Tires don’t seem to be even slightly complex on the surface. Rubber, steel belts and air, not much technology involved here, right? This kind of may have been the case decades ago, particularly in regards to the consumer market, but it just isn’t the case any further, not by a longshot. tyre comparison
Recently tyre manufacturers have recently been implementing completely new principles in tire construction. These types of concepts create more durable, higher performance and more secure products that are every bit as important as any other advancement in automobiles.
This article will review some of the most recent advancements in tyre technology as well as the designs and executive principles that are expected to become industry criteria in the near future.
Advances in Pneumatic Tires
Pneumatic tyres are definitely the industry standard for all consumer vehicles. Early rubber tires were solid, however, from the time John Dunlop designed the first pneumatic tyre in 1888, the world appreciated this type of tyre, in spite of the toughness of solid rubber material, they were downright not comfortable.
In approximately 455 production facilities surrounding the world over you billion tyres are produced annually containing the same basic ingredients; rubber, co2 black and various chemicals.
Tyres are constructed on a drum and treated in a press under heat and pressure. Heat creates a polymerization effect that links the rubber material monomers and creates long elastic molecules. This allows the tyres to reduce where the rubber complies with the road and then reform to their original shape.
Different manufacturers uses their own compounds to offer a combo of toughness and gratification. However, most tyres all start out the same way.
Tyre manufacturer Pirelli has recently been testing “digital tyres” on the Ferrari FXX T supercar to acquire data about coefficient of scrubbing, footprint and pavement quality. This information is then used in the car’s ELECTRONIC CONTROL UNIT and the traction control systems to optimize electricity delivery based on traction.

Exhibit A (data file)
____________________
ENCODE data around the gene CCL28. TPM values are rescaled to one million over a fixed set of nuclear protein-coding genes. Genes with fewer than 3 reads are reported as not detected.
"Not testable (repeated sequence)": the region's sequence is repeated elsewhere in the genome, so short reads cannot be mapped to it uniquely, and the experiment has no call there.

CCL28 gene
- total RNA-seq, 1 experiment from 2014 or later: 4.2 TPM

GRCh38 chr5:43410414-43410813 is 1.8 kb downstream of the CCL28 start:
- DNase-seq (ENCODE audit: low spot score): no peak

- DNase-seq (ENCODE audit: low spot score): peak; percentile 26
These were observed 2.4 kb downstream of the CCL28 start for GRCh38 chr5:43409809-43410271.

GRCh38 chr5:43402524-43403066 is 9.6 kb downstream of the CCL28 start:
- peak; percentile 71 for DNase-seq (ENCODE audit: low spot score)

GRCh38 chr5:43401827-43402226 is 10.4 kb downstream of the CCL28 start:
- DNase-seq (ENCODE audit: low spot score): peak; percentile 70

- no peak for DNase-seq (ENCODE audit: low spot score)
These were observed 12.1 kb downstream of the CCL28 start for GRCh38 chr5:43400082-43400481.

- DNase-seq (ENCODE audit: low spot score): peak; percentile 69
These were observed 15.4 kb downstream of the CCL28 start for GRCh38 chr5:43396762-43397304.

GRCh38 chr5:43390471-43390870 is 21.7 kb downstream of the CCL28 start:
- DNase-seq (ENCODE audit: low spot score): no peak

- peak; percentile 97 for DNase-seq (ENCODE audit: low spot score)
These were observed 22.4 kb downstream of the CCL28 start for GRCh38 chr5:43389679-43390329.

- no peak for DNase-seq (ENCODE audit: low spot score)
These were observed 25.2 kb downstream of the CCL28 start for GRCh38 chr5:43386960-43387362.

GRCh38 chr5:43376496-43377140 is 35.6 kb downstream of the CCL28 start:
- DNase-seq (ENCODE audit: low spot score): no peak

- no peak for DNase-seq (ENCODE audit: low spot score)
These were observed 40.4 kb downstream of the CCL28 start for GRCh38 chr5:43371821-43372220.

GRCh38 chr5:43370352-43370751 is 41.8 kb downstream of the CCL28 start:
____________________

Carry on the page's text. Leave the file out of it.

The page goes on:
Michelin has made some very impressive developments in the extended life of tyre wear. The tire manufacturer has developed a tyre that will evolve as it would wear out, preserving its road-gripping performance until the unhealthy end.
This new technology uses main tread bands that get wider as they wear down, departing plenty of space for water to still get away. The new tyres have tiny slices that broaden into teardrop shapes and make up for having shallower grooves, making the tyres safer as they age.
Self-inflating tyres for the buyer market are also being at the moment explored. This technology is already being used for heavy machinery and armed service vehicles, and uses devices that measure the tyre pressure. In case the pressure drops too low, an air compressor inflates the tyre, if the air is too high, a pressure relief valve deflates it.
Hankook has been trying out a tyre design it doesn’t require air. One of, if not the biggest drawbacks to pneumatic tyres has always been punctures and leakages. The new “iFlex” tires are being made from completely eco-friendly materials.
The tyre manufacturer has recently been working with geometric forms, in place of air, to offer pliable, bouncy qualities of a typical tyre. When tested for durability, hardness, stability, crochet and speed the Hankook NPT (non-pneumatic tyres) performed comparable to traditional air-filled tyres.
As long as flying cars don’t become commonplace in the next decade, expect to see some pretty interesting tyre technology travel.